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5 Winning Strategies for Successful Hiring

One often-overlooked and seriously undervalued aspect of IT management is recruitment. Although many factors that contribute to any organization's recruiting ability are beyond the control of most IT managers (e.g., compensation, company culture, physical location), the hiring process is one area in which IT managers can separate themselves from their peers. Hiring well is essential to building a high-performing IT staff. The good news is that simple and straightforward strategies exist to help you take control of the hiring process.

Strategy #1: Know What You're Looking For
The first hiring mistake that most IT managers make is not knowing what they're looking for in a prospective employee. You need to make the key decision about whether you want to fill a job or hire a talented person for the long run. If you need to hire a person to complete a set of specific tasks, focus your hiring on particular skills. If you want to hire talent, focus your hiring on the set of core skills that a successful employee on your staff needs. Being clear about what you're hiring for will guide you as you recruit, so that you can target people to interview and formulate effective interview questions.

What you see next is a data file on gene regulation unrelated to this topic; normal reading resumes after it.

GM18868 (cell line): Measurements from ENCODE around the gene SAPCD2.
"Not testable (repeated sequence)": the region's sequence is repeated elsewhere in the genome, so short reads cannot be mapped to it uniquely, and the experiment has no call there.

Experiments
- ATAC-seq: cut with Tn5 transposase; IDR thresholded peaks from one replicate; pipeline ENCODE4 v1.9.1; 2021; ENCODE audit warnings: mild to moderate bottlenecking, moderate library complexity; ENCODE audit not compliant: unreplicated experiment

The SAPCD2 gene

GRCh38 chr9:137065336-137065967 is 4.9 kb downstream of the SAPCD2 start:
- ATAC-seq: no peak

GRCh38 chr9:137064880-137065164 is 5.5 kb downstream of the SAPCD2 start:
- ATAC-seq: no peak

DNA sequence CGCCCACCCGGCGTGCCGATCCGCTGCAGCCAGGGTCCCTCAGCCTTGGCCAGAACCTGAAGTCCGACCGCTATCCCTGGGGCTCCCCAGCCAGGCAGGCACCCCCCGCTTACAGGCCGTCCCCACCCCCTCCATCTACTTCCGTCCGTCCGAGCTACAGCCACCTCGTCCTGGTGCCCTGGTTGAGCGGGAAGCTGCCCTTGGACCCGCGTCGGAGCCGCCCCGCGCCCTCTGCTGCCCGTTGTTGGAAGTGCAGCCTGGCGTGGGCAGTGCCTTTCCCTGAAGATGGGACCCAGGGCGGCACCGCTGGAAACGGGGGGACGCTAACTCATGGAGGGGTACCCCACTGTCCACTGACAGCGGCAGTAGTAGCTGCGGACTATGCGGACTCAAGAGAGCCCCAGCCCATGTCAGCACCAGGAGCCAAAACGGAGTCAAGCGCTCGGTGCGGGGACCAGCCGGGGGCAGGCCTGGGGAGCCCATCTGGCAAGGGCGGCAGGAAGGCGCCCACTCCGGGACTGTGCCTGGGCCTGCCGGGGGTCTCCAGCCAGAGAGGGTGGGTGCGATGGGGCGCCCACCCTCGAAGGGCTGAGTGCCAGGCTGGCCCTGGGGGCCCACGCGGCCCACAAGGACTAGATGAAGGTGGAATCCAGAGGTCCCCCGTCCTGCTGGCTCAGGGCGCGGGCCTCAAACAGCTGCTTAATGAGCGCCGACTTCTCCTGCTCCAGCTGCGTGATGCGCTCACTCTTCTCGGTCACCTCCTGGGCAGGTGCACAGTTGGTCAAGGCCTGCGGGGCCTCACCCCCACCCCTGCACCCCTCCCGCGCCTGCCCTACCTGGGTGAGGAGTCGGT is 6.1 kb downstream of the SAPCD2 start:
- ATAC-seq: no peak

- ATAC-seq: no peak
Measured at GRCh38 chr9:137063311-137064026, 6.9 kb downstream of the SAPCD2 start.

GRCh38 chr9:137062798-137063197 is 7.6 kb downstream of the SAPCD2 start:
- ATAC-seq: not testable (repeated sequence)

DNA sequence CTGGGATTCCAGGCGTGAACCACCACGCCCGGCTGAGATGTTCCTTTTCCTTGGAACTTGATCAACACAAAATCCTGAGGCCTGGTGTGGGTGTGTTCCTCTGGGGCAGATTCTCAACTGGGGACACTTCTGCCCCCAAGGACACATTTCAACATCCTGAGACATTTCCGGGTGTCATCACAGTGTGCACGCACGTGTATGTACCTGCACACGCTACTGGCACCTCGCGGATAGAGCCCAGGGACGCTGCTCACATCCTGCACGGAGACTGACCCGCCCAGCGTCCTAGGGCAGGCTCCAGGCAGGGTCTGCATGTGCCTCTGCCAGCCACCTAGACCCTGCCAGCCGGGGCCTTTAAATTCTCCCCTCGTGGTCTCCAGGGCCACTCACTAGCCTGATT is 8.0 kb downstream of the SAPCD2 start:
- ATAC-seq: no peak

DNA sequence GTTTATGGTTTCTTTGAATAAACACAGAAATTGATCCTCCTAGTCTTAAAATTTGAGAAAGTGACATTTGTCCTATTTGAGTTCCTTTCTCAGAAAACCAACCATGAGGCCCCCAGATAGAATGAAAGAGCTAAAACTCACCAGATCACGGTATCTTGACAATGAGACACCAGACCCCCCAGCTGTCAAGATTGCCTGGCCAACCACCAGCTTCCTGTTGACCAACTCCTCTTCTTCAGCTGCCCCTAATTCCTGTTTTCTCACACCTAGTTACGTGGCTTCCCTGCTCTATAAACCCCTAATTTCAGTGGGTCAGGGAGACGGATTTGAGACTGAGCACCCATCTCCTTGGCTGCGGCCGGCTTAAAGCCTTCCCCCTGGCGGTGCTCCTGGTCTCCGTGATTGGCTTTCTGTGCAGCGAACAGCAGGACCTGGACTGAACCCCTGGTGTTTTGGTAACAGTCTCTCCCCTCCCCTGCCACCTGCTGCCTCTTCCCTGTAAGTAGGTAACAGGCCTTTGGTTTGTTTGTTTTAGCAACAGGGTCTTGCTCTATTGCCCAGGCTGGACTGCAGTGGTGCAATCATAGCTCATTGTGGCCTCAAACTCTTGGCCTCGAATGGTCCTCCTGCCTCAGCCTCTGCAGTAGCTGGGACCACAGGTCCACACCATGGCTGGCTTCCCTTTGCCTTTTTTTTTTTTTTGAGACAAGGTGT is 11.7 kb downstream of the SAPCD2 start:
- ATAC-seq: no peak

You'll run into problems if you're not clear about what you're hiring for: An employee you hire for her talent might need extensive training to tackle tasks that need to be completed today, whereas an employee you hire for a specific job might not have the right skills to grow within the organization or to adapt when job needs change. Although talent and specific skill sets aren't necessarily mutually exclusive, if your hiring requirements lie in one of these areas, make sure to identify it early on.

Strategy #2: Write Thorough Job Descriptions